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B2B Sales: Why You Aren’t Closing More Deals

By Kevin on June 4, 2012 in Uncategorized
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My previous startups have all been B2B companies, meaning I was selling products and services to a decision maker inside a large company (typically Director or VP level). And for over a decade I would be confused and frustrated every time I lost a deal even when I clearly had the better solution–the one that would lead the buyer to higher sales, higher profit, or better other outcomes.

This happened all the time. I was better, faster, cheaper and still lost to an inferior competitor. What the ?!

It took me a long time to understand the hidden reasons why B2B buyers buy, and in a recent post called, A Hierarchy of Business Needs, Seth Godin brilliantly lays them out. Godin writes:

If you’re selling a product or service to a business–to a non-owner–consider this hierarchy, from primary needs on down:

  • Avoiding risk
  • Avoiding hassle
  • Gaining praise
  • Gaining power
  • Having fun
  • Making a profit

The key thing is that this is in order of importance. This is crucial to understand. The decision maker won’t care about “praise” if they feel there is risk and hassle. They won’t care about profit, if the solution decreases their power.

While this seems illogical–or at least a cynical view of B2B buyers–the truth is that they aren’t spending their own money.

This is the critical difference between B2B and B2C. A B2B buyer’s goal is supposed to be to maximize the sales and profits of their company, right? But actually they are usually never measured or rewarded for that. In essence, most B2B employees are really just managing their careers. So, they do care about profit. But only after all the other “needs” boxes are checked off.

Example 1: My was offering a custom training curriculum to support the launch of a blockbuster new drug to a top 5 pharma company. We nailed the creative, demonstrated superior efficacy, and had a lower price. We didn’t get the deal. One decision maker later told me, “Kevin, our whole company is riding on this launch. We know you were the best choice, but your company is only two years old and you have a dozen people. We had to go with the bigger, more established vendor.”

Example 2: My company offered an online recruiting solution to the VP of a major bank. We spent months answering questions, doing demos, calculating ROI. We were clearly better than the system they had in place, and could believably show how much time their staff would save once they moved to our system. We didn’t win the deal. In a private moment many months later, the VP explained, “Kevin, do you know how much work it would be to move all the resumes and data out of our existing system into yours? Do you know how many hoops I’d have to jump through with our IT department to convince them that your system is just as secure?”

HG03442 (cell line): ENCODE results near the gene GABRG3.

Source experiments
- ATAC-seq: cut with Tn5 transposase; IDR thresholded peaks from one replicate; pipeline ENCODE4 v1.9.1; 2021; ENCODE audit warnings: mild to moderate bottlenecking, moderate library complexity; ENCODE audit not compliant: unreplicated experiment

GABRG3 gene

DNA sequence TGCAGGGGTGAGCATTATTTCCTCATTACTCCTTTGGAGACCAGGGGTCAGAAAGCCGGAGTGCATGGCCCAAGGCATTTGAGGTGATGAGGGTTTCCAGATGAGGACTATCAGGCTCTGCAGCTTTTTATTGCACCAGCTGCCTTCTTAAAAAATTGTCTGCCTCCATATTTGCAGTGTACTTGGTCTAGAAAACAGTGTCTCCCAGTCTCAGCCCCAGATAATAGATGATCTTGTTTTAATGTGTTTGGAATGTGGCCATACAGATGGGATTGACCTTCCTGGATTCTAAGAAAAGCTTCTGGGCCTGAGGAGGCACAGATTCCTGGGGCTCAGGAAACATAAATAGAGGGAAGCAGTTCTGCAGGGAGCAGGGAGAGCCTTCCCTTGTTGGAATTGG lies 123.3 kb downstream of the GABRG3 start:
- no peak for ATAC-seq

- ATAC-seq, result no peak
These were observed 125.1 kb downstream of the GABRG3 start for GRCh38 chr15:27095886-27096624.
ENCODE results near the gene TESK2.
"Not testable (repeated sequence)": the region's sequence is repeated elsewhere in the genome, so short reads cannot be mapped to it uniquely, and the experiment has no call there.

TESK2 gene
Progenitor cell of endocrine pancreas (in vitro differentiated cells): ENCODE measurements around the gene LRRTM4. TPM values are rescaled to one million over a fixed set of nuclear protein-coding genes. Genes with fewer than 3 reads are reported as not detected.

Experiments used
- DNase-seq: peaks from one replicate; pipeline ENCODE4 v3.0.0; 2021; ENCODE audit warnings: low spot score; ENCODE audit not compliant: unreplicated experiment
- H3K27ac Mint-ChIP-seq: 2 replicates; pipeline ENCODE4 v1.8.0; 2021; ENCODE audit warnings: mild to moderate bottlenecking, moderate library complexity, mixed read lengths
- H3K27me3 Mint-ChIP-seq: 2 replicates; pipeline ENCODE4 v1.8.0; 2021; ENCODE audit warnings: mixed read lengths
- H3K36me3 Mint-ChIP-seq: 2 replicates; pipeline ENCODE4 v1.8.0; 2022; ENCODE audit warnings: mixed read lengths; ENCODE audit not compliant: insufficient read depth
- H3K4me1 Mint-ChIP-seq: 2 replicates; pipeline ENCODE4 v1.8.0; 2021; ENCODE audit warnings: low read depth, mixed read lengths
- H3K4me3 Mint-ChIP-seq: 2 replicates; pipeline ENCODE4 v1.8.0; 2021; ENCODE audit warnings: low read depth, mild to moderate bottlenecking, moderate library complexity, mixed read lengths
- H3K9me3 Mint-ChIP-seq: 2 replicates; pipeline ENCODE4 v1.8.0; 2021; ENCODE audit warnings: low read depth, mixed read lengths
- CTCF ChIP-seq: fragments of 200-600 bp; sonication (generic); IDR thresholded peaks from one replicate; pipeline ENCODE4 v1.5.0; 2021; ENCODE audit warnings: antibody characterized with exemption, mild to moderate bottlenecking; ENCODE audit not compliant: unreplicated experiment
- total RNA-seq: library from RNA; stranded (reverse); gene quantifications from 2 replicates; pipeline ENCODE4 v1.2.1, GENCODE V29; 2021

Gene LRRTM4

Example 3: I was advising a small company on how they should position and brand themselves in their space. Their initial focus was on service (everyone always says that), then reasonable price, then creative. Ultimately, looking at “what does the buyer really want? What’s in it for them?” They realized that they were selling to young managers who ultimately wanted to move up in the organization. These decision makers wanted to get noticed, to stand out, so they could get promoted. With that realization, the sale was very different. Make sure you demonstrate why you aren’t risky; make sure they know how easy you are to work with. And then frame the benefits into personal benefits. In a politically correct way, the sales angle has to be, “This innovative new feature certainly leads to better results, and will surely get you noticed by higher ups.” All the marketing and case studies featured former clients who had rolled out the innovative solution and won an award, got interviewed for a magazine, or eventually got promoted.

Remember, a B2B decision maker isn’t spending her own money. She will ultimately buy something that leads to growth and profits for her company, but only if it meets her other hierarchy of needs along the way.

Do you have an example of how you addressed these hidden needs? Let me know in the comments below.

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Kevin Kruse is a NY Times bestselling author and keynote speaker. Get more success and tips from his newsletter at kevinkruse.com and check out keynote video clips. His new book, Employee Engagement 2.0, teaches managers how to turn apathetic groups into emotionally committed teams.

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